It failed. The book ploy, the discussion, everything. Harry screamed so loudly I could barely make myself coherent, and threw himself around the room in protest. GP, as I fully expected, thought that my heart was Fine, and I was Fine, and heparin would be Fine, and my palpitations were almost certainly just Fine muscle spasms. I explained – I think I explained – that it was bugging me, and Consultant wanted it Looked At. He said he would ‘write to the heart people’ to arrange for me to be hooked up to a heart monitor for a bit – I assume, days? – and see what the machine made of my palpitty things, which are pretty frequent. He said ‘they might want to see you first’.

Gah. I know when I’m outmanoeuvered. And I probably AM merely another manifestation of GP’s ubiquitous Worried Well.  Harry was heaving on my hand with all his might, trying to remove me from the room, so I let him take me – returning only to grab a prescription for hefty amounts of codeine, which GP handed over like an obedient lamb. We came home. We both went to bed.

I picked Harry up from School Fabulous today – which he loves with all his toddlery heart – to find his little classmate lay motionless, unresponsive on the nursery floor. Some members of staff and his mother, a friend of mine, were crouched over him; she was calm, but I saw her pallor. I enquired, briefly, if I could do anything to help. She told me no, they were good, but that she wouldn’t be able to make our coffee date next week. An ambulance was on its way. The last I heard from her, 4 hours later, he was still in Resus.

I keep seeing his tiny, still form lying on the floor. His mother’s stricken face. As with so many of the things in this life that I wish I’d never seen, it reminds me that my own burden is not, comparatively, very heavy at all.

Death Of A Thousand Cuts

I was looking down the menu in the Italian restaurant last night, searching for a pasta dish. All I could see was pizza upon pizza; absolutely dozens of the buggers.

‘Not much fucking variety!’ I moped to myself, before vaguely looking around and noticing that there were a fair few Pizza Express signs. Above the door, for instance, and on the top of the menu.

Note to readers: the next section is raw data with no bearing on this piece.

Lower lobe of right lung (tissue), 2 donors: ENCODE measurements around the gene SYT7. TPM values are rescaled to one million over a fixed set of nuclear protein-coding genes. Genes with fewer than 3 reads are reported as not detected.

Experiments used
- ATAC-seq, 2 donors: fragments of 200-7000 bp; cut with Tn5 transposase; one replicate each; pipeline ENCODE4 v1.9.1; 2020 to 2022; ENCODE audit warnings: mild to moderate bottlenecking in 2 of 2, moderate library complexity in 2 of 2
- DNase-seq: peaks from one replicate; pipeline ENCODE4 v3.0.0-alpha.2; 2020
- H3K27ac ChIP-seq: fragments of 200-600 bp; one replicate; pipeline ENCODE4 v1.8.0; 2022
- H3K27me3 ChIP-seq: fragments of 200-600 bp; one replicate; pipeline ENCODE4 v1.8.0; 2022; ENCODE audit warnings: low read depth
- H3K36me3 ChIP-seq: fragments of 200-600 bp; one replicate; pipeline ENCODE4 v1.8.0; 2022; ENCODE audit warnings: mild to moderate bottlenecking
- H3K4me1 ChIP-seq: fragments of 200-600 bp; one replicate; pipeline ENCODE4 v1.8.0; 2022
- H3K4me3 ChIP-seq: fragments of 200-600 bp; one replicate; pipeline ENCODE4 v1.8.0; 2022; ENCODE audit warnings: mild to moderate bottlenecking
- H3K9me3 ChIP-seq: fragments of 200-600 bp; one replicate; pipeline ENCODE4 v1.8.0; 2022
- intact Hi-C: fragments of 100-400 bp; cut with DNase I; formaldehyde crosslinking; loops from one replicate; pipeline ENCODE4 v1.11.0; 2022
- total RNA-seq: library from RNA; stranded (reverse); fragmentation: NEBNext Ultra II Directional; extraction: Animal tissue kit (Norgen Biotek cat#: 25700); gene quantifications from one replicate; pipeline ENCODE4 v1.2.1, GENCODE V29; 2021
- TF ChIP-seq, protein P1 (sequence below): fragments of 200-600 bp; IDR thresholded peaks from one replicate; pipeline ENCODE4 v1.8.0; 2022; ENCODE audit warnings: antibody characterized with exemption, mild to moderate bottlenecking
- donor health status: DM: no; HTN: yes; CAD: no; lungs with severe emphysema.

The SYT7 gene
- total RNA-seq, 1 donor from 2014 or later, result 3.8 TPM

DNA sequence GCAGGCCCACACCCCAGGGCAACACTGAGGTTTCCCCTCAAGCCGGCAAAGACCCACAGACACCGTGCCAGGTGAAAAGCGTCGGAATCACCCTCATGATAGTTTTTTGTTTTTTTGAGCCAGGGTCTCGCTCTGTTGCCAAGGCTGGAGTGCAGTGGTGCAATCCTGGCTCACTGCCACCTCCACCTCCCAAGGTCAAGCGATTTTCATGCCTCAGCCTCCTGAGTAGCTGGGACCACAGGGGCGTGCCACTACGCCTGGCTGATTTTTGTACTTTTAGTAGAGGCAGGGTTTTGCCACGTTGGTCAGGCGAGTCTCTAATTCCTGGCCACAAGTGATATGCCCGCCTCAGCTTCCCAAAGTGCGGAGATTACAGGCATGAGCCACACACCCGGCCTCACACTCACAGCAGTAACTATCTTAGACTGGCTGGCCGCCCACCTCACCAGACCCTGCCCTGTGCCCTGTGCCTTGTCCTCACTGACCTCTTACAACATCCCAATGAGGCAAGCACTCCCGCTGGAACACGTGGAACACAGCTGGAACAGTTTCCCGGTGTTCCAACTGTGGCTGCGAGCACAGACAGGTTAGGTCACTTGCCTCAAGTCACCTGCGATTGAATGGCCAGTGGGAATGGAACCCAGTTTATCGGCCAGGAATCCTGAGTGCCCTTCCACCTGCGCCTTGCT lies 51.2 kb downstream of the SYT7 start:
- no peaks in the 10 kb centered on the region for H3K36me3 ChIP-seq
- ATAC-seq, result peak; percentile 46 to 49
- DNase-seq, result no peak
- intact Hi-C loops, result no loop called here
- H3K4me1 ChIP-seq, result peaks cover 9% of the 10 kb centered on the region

I had a pizza.

Towards the end of the night the cramping ramped up, and I was unsurprised to find significantly increased amounts of bloodloss – God alone knows where from – when I got home shortly before midnight, to find John vicariously suffering from the pregnancy sleepies; he had to be prodded awake to hear my Pain! Blood! news – and duly provided me with warm feet and a cuddle, which was pretty much all I was after at that stage of the day.

Because most of my body definitely reckons it’s pregnant: my boobs ache, I can barely keep my eyes open, and I’m vaguely frisky. Very vaguely, John. Yesterday morning’s peestick – I am a neurotic and compulsive peesticker – was significantly darker than the one I photographed. This morning’s was somewhere between the previous two, but I’d downed an unaccustomed amount of fluid the night before.

I was absolutely horrible to Harry this morning. The poor little lad did nothing wrong except try to get my attention when I was half-awake and unhappy, and I was totally fucking rotten to him and pushed him away from me and called him a Name he doesn’t understand.

God help me. I sobbed and sobbed in shame. 

I have to do better than this. In fact, I hope I never sink so low again.

John came home at breakfast and enquired how I was. I don’t think the Pain! Blood! conversation sank in properly last night and he was quite sad when I explained it was going tits. He’s always had a better opinion of Cameron than I have, and he really rather wants another child.

I took Harry into town after breakfast to buy him a new book – an airport and aeroplanes one – and have his passport photos taken in a studio, after I wasted £4 in a booth yesterday trying to persuade a tray of snakes overtired toddler to stand still on the stool, don’t touch the curtain and look at the blank wall while Mummy kneels on the floor preventing topples.

Harry and I have no passports currently, a fact that disconcerted me enormously when my mother fell ill abroad recently. Running away somewhere is my stock reaction to miscarriage, and while we cannot afford a holiday in the slightest, I expect we might end up somewhere once John has finished lambing. This is assuming the cost of the preparations themselves do not bankrupt me. £8 in the photobooth. £7 for Harry’s studio shots. £77.50 to renew my passport. £49 for Harry’s first passport. £8 to have the Post Office check the documents. £3 to have them sent back on special delivery. Plus whatever it’ll cost to send the fat bastard envelope containing Harry’s birth certificate, our marriage certificate, photos, completed forms, and Uncle Tom Cobbley to them by special delivery in the first place.